The piece about Supreme Court Justice Samuel A. Alito Jr. was honestly frightening, and it left me asking, once again, why there are "conservative" and "liberal" voices on the Supreme Court. Whatever happened to "blind justice," wherein everyone is accorded impartiality and a sense of confidence that their concerns will be fairly heard? ("Justice Alito's vote will be key in 3 cases challenging Obama's power," June 7)
It seems that, in today's Supreme Court, the law is interpreted to fit the political or religious ideology of the majority, whether or not that interpretation is either fair or constitutional. I fear that those of us who espouse neither religion nor conservative ideology might, if the need ever arises, be left with very little opportunity for redress.
Alito's words about reining in an ever-expanding government that "towers over people" ring awfully hollow. This is, in my opinion, towering, autocratic government in its ugliest form, with little regard for either the Constitution or the common person.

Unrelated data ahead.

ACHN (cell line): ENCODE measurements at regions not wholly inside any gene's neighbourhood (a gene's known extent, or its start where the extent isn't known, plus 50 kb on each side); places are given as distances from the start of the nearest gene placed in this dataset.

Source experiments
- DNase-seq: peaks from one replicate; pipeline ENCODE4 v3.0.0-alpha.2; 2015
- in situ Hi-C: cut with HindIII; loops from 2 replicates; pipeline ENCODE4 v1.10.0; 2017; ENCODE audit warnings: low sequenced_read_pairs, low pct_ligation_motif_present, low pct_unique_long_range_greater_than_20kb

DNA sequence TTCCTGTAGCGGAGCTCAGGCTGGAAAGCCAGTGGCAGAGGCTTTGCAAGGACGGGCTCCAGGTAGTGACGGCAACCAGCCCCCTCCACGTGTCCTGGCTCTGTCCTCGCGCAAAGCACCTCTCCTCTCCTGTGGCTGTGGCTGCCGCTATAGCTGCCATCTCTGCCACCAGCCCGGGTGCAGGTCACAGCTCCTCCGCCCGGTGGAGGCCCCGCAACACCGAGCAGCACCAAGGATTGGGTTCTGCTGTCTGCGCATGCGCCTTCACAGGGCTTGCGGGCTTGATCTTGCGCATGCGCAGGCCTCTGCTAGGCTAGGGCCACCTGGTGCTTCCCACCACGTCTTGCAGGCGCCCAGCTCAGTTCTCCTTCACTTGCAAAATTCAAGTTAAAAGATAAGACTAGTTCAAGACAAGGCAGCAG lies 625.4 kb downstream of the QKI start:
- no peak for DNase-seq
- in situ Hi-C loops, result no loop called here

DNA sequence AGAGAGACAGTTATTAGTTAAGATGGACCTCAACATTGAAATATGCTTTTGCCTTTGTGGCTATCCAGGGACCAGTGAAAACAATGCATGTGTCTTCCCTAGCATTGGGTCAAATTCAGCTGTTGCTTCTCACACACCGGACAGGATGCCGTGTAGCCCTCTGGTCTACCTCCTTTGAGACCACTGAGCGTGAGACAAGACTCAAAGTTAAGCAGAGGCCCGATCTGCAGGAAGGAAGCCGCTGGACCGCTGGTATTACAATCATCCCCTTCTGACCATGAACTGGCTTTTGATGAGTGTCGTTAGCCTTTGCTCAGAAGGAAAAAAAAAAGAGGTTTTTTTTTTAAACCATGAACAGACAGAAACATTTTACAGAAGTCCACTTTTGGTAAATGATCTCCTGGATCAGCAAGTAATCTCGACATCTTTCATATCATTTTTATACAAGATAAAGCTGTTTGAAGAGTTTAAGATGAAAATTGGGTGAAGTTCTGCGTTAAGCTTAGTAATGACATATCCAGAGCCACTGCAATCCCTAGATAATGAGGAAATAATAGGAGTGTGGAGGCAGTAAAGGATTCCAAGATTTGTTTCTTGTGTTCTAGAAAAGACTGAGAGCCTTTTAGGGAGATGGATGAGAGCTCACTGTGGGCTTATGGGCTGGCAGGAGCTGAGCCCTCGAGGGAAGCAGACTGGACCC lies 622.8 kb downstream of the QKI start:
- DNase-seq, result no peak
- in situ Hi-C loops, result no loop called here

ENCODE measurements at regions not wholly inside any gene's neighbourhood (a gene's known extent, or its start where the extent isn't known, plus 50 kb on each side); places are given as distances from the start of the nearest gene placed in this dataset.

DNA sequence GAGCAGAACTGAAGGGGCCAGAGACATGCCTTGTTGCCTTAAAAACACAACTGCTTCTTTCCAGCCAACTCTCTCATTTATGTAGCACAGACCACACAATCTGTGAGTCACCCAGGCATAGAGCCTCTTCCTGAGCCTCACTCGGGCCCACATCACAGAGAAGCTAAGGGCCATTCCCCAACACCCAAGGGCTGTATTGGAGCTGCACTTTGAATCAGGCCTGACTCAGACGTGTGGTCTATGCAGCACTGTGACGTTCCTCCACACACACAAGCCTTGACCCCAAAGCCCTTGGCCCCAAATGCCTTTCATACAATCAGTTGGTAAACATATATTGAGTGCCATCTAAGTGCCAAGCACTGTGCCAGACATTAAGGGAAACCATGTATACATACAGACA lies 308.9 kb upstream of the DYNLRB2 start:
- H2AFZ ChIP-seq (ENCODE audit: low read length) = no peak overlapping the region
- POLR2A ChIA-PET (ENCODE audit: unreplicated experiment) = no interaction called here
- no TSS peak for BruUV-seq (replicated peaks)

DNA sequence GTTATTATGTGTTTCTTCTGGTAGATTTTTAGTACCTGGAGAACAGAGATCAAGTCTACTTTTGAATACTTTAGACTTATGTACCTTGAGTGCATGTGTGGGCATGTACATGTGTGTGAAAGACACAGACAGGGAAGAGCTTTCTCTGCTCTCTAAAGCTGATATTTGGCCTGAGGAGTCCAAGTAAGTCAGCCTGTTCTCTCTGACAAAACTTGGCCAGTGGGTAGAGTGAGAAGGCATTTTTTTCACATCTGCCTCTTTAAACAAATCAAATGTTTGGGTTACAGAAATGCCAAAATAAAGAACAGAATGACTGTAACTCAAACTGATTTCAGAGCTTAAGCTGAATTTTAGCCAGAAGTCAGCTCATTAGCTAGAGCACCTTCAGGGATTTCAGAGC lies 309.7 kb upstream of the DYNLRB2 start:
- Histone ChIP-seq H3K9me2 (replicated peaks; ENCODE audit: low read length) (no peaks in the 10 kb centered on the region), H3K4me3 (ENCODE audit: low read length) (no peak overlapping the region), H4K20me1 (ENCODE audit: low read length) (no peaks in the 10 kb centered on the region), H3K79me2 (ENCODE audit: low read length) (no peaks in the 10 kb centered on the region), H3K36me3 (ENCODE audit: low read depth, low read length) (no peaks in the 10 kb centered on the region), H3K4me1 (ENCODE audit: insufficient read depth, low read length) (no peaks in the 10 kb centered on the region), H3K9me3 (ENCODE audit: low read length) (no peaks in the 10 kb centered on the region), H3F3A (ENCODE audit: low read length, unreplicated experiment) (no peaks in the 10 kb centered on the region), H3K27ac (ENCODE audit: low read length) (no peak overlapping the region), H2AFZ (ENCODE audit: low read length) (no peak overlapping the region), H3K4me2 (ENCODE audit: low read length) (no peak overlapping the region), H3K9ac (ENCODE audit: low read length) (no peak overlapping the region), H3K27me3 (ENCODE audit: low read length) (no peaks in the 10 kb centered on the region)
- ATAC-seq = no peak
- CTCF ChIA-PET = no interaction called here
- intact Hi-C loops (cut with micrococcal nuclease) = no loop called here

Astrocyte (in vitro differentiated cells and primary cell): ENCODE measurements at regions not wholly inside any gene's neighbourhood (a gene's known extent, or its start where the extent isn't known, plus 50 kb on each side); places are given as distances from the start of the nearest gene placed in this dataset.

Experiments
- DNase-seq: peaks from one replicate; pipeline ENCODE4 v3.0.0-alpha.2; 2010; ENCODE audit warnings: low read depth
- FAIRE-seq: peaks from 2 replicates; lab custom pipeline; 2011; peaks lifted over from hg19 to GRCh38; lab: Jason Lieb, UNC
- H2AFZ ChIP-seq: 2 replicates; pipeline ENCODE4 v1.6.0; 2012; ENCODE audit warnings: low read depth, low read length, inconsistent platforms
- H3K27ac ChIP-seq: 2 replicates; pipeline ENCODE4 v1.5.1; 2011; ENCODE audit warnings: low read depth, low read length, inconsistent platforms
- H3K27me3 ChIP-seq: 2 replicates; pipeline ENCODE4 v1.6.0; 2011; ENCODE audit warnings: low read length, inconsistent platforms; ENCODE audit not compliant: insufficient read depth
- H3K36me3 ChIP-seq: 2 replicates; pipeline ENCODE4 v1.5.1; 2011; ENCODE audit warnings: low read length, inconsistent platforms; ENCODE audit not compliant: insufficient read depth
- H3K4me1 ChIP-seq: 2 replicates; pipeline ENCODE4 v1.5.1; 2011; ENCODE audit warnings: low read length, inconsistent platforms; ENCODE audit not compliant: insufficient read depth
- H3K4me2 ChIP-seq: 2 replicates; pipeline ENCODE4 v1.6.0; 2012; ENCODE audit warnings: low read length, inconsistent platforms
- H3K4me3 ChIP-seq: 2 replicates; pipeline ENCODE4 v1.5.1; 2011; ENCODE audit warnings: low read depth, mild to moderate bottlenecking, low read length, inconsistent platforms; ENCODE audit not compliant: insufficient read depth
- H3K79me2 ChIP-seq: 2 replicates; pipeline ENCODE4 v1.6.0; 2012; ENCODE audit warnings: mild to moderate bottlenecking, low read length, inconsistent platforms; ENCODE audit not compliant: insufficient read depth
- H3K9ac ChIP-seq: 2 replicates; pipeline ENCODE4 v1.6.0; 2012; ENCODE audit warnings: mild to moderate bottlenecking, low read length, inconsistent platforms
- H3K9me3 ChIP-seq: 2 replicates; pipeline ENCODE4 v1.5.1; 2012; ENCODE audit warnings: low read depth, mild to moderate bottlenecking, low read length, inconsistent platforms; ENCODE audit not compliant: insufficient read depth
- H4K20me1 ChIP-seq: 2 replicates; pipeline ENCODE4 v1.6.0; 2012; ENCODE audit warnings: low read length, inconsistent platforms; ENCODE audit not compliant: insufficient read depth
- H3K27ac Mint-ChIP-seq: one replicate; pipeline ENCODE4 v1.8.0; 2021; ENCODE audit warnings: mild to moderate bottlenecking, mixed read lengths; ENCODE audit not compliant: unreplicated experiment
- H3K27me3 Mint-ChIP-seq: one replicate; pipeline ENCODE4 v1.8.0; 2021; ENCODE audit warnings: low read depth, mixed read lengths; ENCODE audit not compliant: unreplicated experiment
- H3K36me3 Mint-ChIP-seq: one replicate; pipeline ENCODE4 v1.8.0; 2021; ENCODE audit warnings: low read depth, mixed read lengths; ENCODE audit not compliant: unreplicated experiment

Alito became my favorite justice four years ago when he was, incredibly, the only justice to dissent in the matter of animal "crush" films that show small animals being tortured to death.
While the other justices managed to see such films as some kind of protected speech under the 1st Amendment, Alito took the view of the Humane Society of the United States that the animals involved feel intense pain and suffering.
He is a true compassionate conservative, and I hope he continues to grace the bench for many years.
Patrick M. Dempsey
I watched Alito's confirmation hearings with great interest, and I remember his humble proclamation that he would honor the decisions of the great judicial minds who preceded him on the court. He also presented himself as a judge who believed in the authority of the presidential institution.
I wondered if his theoretical views would transcend his political views. Would he support the authority of a Democratic president as much as a Republican?
Since being confirmed, Alito has decimated the wisdom of court precedent with decisions like Citizens United and has sought to limit President Obama's power.
Rather than basing some of his decisions on constitutional principles, Alito seems to be acting more like a political instrument.
David Del Bourgo